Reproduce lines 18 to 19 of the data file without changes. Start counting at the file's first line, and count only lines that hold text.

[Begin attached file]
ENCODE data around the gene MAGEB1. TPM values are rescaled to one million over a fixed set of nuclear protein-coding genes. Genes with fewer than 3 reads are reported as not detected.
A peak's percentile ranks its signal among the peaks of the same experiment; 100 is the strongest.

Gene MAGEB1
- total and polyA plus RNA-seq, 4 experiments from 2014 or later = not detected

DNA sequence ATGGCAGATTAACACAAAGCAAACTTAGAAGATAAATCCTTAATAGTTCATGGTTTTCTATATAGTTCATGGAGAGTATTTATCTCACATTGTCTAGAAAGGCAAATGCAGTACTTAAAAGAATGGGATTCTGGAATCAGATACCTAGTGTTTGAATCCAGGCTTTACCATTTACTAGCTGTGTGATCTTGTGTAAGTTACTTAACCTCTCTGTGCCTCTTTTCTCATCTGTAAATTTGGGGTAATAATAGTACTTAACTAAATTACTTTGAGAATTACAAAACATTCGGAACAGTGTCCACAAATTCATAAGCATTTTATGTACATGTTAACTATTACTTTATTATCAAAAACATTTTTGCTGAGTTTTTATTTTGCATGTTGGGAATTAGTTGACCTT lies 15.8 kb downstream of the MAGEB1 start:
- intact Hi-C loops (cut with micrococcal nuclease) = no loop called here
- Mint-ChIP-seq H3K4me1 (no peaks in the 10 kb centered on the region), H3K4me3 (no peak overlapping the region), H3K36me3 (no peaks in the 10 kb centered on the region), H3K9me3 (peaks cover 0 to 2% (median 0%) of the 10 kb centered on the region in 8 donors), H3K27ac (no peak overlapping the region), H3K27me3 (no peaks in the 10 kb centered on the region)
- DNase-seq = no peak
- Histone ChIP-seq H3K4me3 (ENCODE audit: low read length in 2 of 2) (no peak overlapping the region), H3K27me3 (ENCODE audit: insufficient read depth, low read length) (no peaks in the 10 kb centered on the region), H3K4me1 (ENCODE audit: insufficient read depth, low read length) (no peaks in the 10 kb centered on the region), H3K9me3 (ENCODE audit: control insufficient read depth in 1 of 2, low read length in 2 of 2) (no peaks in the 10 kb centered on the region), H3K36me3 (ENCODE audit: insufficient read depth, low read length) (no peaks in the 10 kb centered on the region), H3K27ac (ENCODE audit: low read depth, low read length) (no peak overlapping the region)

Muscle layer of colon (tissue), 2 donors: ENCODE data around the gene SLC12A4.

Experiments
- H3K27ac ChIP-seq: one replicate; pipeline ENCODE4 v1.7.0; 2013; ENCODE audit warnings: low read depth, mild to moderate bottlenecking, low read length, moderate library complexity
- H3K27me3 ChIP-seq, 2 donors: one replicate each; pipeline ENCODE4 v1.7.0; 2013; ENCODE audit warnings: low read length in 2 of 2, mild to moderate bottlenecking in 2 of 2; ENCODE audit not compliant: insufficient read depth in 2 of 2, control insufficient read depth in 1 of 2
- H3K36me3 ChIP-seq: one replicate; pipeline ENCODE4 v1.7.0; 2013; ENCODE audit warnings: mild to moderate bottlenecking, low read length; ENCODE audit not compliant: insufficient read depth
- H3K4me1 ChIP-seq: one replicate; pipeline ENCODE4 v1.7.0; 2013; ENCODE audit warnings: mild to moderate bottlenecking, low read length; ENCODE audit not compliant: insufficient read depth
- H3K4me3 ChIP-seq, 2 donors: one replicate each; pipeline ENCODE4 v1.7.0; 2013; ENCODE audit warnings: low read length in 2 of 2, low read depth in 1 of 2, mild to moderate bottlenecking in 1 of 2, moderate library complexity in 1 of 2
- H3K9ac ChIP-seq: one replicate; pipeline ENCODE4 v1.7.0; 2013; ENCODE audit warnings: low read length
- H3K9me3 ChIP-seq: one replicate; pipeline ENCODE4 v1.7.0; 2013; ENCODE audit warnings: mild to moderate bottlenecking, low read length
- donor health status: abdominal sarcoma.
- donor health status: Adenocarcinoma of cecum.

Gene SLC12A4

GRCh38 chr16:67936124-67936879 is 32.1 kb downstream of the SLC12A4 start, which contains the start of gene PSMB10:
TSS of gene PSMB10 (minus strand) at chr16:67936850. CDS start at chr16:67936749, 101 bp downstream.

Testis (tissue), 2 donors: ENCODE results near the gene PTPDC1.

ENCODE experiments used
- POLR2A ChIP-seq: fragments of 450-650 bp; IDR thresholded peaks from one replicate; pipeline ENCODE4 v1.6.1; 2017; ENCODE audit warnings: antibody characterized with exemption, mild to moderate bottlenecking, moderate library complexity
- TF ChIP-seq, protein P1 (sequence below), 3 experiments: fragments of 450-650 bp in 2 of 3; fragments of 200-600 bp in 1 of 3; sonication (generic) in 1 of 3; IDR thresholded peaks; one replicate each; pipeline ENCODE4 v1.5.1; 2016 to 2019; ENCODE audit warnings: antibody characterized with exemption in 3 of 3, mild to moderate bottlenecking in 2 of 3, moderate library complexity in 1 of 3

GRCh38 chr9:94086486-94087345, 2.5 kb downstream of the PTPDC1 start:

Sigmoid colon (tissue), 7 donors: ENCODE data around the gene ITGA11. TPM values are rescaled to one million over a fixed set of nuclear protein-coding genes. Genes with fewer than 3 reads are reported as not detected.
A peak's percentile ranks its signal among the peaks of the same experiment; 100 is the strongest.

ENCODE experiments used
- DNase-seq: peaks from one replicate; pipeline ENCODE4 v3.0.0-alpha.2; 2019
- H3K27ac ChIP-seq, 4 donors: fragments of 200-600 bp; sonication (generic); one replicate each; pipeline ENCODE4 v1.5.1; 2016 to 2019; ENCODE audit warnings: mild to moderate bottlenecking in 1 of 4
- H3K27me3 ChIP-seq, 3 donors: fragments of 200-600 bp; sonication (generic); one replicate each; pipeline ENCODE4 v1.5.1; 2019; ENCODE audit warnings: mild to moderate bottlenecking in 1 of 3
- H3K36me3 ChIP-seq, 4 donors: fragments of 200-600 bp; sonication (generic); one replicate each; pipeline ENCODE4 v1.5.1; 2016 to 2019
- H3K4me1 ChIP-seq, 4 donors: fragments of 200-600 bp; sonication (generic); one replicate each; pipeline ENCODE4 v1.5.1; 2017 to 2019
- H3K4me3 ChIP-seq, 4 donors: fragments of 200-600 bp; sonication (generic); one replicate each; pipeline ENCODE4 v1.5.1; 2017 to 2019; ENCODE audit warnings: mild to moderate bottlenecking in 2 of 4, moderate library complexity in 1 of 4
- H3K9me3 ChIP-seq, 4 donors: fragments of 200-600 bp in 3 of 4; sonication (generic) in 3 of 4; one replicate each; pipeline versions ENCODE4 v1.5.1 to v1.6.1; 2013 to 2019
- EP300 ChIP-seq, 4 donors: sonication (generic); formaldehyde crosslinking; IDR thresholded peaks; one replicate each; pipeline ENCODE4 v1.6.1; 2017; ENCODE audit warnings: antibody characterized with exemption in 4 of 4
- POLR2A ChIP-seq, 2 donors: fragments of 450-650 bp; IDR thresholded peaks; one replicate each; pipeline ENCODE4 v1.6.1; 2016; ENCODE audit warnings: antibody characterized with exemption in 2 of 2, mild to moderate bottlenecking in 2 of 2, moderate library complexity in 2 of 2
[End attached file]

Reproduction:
- H3K9me3 ChIP-seq: one replicate; pipeline ENCODE4 v1.7.0; 2013; ENCODE audit warnings: mild to moderate bottlenecking, low read length
- donor health status: abdominal sarcoma.